- Vauxhall D-type celebrates centenary this month
- Prescott hillclimb to host parade of D-types and derivatives this weekend
- Vauxhall’s own D-type – star of War Horse film – to feature in line-up
Luton – Vauxhall and the Vintage Sports Car Club are celebrating the centenary of the D-type and its derivatives this weekend at the Prescott hillclimb in Gloucestershire, where more than a dozen examples of the model will feature in a parade on Sunday, August 5.
A hugely significant car in Vauxhall’s 109-year history, the D-type reinforced the company’s position as a maker of Europe’s most prestigious motor cars. It became famed for its refinement, durability and strength, though its performance wasn’t quite a match for the 1911 C10 ‘Prince Henry’ – Britain’s first sports car – with which it shared its four-litre engine.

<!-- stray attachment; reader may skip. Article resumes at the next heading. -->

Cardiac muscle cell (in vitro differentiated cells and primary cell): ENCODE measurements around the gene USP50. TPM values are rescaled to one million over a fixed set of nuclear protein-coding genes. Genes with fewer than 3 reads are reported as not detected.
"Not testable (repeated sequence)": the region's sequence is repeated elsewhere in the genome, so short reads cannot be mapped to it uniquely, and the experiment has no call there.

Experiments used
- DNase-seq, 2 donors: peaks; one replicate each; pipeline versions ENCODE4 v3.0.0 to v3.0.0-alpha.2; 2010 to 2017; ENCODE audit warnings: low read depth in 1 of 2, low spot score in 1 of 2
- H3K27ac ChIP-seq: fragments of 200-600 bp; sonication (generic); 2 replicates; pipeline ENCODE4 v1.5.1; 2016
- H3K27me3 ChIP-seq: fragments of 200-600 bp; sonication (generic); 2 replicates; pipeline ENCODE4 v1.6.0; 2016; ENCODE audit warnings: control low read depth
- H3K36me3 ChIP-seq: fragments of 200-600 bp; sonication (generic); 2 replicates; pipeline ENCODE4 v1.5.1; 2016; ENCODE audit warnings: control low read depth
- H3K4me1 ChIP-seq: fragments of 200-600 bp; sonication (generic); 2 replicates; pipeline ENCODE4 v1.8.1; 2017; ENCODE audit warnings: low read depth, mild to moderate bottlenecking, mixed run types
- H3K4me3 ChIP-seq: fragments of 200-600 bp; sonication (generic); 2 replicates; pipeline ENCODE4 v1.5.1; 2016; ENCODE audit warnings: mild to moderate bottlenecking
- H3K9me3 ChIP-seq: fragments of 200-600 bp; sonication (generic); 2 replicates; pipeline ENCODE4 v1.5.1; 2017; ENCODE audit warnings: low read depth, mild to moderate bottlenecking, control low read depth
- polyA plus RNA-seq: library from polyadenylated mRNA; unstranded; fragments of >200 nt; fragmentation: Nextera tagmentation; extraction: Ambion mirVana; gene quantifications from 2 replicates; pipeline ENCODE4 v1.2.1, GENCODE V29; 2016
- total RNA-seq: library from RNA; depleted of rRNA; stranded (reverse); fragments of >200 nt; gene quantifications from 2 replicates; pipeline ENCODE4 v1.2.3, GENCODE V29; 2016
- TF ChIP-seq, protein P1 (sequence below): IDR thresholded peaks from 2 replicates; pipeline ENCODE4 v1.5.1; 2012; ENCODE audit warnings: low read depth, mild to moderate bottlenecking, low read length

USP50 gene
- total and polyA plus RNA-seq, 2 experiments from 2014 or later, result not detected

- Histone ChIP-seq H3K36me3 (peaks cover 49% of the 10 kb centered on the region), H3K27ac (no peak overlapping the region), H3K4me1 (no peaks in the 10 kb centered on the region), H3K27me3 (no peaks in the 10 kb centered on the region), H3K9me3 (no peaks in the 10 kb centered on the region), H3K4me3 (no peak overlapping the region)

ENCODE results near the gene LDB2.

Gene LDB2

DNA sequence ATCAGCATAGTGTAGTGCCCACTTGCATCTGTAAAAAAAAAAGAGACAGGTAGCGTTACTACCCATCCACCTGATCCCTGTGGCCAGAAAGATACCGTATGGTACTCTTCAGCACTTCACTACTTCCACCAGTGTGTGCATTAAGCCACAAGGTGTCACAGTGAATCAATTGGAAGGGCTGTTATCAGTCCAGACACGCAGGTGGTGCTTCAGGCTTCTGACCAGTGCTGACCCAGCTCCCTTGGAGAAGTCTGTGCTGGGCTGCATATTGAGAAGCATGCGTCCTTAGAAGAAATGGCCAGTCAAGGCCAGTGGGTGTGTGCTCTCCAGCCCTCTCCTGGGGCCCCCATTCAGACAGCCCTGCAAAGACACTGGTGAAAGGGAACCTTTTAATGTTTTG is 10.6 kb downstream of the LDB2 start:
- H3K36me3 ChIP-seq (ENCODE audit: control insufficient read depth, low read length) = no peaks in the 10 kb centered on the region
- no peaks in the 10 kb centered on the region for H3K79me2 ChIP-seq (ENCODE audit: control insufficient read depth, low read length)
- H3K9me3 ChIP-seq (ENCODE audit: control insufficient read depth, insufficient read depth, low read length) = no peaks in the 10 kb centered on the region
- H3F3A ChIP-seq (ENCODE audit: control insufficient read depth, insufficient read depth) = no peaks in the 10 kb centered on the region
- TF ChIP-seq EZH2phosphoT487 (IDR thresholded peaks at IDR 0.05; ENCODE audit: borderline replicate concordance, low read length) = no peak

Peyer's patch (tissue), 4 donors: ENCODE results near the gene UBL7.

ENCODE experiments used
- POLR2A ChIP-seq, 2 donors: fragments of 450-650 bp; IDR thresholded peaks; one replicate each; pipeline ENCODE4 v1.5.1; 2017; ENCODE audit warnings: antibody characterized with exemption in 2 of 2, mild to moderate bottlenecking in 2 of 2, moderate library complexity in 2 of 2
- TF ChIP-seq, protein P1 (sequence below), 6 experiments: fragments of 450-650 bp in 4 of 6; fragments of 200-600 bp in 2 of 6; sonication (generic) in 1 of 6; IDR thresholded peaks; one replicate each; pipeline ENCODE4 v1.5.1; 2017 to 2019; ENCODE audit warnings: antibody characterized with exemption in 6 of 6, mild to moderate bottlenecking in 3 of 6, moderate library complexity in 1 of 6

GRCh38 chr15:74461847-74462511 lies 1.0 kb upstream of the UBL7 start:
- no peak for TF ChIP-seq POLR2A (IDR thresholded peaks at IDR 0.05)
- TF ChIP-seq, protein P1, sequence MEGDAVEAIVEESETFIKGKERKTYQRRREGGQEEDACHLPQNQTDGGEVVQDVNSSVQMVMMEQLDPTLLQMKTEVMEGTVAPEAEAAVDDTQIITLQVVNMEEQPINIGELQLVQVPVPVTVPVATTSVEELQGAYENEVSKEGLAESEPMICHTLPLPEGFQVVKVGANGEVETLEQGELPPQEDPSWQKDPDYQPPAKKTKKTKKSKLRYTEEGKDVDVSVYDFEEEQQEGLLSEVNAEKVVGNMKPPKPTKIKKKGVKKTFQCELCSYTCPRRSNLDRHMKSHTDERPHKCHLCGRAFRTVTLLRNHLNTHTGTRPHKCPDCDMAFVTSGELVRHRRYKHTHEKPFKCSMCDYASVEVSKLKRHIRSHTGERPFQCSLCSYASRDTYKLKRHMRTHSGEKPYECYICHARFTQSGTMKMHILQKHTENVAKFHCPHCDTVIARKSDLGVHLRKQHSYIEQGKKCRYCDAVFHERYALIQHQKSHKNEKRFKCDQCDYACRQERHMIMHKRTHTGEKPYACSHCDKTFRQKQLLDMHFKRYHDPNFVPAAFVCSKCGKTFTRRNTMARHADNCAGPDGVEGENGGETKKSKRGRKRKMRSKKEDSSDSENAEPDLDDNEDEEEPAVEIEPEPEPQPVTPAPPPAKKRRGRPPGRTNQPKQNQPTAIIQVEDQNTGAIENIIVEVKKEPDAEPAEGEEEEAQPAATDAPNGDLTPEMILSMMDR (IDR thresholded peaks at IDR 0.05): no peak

Popular with the British army, the D-type’s inherent strength made it a stalwart of the First World War, where it saw action in theatres as diverse as Egypt and Salonika. In fact, the Morning Post was moved to say this about the D-type: ‘The four-cylinder Vauxhall cars have proved to be the most generally satisfactory of any British make for Staff service (during the war)’. In total, nearly 2000 D-types were produced between 1912 and 1922.
After the war, the D-type morphed into the OD-type 23/60, which had an upgraded four-litre engine with overhead valves and a separate cylinder head (the D-type used a monobloc). The 23/60 was produced until 1927 and sold nearly 1300 units.
The VSCC’s Prescott meet this weekend will showcase 250 pre-war cars competing for honours on the famous hillclimb track. Vauxhall will field its D-type army staff car that starred in the 2012 Steven Spielberg film, War Horse, and its 1923 23/60 Kington Tourer in the Sunday parade. The event starts at 9.00am and finishes at 5.30pm on Saturday and Sunday.